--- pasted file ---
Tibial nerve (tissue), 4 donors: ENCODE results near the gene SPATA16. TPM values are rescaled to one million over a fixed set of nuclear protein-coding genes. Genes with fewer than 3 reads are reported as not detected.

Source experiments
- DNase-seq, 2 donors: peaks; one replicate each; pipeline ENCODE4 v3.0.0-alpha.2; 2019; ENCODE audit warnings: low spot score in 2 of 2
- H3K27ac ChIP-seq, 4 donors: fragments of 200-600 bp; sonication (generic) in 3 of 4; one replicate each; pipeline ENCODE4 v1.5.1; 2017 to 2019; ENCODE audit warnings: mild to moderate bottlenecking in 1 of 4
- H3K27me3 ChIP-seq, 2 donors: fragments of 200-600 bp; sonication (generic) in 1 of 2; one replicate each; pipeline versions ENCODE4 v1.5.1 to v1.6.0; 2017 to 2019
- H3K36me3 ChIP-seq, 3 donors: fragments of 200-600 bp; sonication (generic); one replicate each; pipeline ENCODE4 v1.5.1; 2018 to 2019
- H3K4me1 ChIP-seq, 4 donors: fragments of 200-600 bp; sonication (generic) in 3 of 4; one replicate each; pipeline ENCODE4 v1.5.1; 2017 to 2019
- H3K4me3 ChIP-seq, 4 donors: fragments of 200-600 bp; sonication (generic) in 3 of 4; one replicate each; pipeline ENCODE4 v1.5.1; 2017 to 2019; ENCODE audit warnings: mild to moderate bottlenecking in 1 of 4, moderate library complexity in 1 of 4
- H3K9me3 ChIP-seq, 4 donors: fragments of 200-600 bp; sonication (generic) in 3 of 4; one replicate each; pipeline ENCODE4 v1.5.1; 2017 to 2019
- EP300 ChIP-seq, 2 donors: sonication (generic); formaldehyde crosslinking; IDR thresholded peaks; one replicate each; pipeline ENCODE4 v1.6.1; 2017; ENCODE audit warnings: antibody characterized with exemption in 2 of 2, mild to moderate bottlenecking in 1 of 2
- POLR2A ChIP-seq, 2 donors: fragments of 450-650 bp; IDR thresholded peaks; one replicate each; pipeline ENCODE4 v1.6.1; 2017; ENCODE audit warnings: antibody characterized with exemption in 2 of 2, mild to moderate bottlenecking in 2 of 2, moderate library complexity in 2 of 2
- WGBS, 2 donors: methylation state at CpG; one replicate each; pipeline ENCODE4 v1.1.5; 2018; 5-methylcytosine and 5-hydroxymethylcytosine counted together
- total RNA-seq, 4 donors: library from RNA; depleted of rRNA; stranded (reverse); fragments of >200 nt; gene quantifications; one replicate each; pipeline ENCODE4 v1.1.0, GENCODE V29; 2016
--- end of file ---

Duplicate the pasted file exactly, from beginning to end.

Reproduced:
Tibial nerve (tissue), 4 donors: ENCODE results near the gene SPATA16. TPM values are rescaled to one million over a fixed set of nuclear protein-coding genes. Genes with fewer than 3 reads are reported as not detected.

Source experiments
- DNase-seq, 2 donors: peaks; one replicate each; pipeline ENCODE4 v3.0.0-alpha.2; 2019; ENCODE audit warnings: low spot score in 2 of 2
- H3K27ac ChIP-seq, 4 donors: fragments of 200-600 bp; sonication (generic) in 3 of 4; one replicate each; pipeline ENCODE4 v1.5.1; 2017 to 2019; ENCODE audit warnings: mild to moderate bottlenecking in 1 of 4
- H3K27me3 ChIP-seq, 2 donors: fragments of 200-600 bp; sonication (generic) in 1 of 2; one replicate each; pipeline versions ENCODE4 v1.5.1 to v1.6.0; 2017 to 2019
- H3K36me3 ChIP-seq, 3 donors: fragments of 200-600 bp; sonication (generic); one replicate each; pipeline ENCODE4 v1.5.1; 2018 to 2019
- H3K4me1 ChIP-seq, 4 donors: fragments of 200-600 bp; sonication (generic) in 3 of 4; one replicate each; pipeline ENCODE4 v1.5.1; 2017 to 2019
- H3K4me3 ChIP-seq, 4 donors: fragments of 200-600 bp; sonication (generic) in 3 of 4; one replicate each; pipeline ENCODE4 v1.5.1; 2017 to 2019; ENCODE audit warnings: mild to moderate bottlenecking in 1 of 4, moderate library complexity in 1 of 4
- H3K9me3 ChIP-seq, 4 donors: fragments of 200-600 bp; sonication (generic) in 3 of 4; one replicate each; pipeline ENCODE4 v1.5.1; 2017 to 2019
- EP300 ChIP-seq, 2 donors: sonication (generic); formaldehyde crosslinking; IDR thresholded peaks; one replicate each; pipeline ENCODE4 v1.6.1; 2017; ENCODE audit warnings: antibody characterized with exemption in 2 of 2, mild to moderate bottlenecking in 1 of 2
- POLR2A ChIP-seq, 2 donors: fragments of 450-650 bp; IDR thresholded peaks; one replicate each; pipeline ENCODE4 v1.6.1; 2017; ENCODE audit warnings: antibody characterized with exemption in 2 of 2, mild to moderate bottlenecking in 2 of 2, moderate library complexity in 2 of 2
- WGBS, 2 donors: methylation state at CpG; one replicate each; pipeline ENCODE4 v1.1.5; 2018; 5-methylcytosine and 5-hydroxymethylcytosine counted together
- total RNA-seq, 4 donors: library from RNA; depleted of rRNA; stranded (reverse); fragments of >200 nt; gene quantifications; one replicate each; pipeline ENCODE4 v1.1.0, GENCODE V29; 2016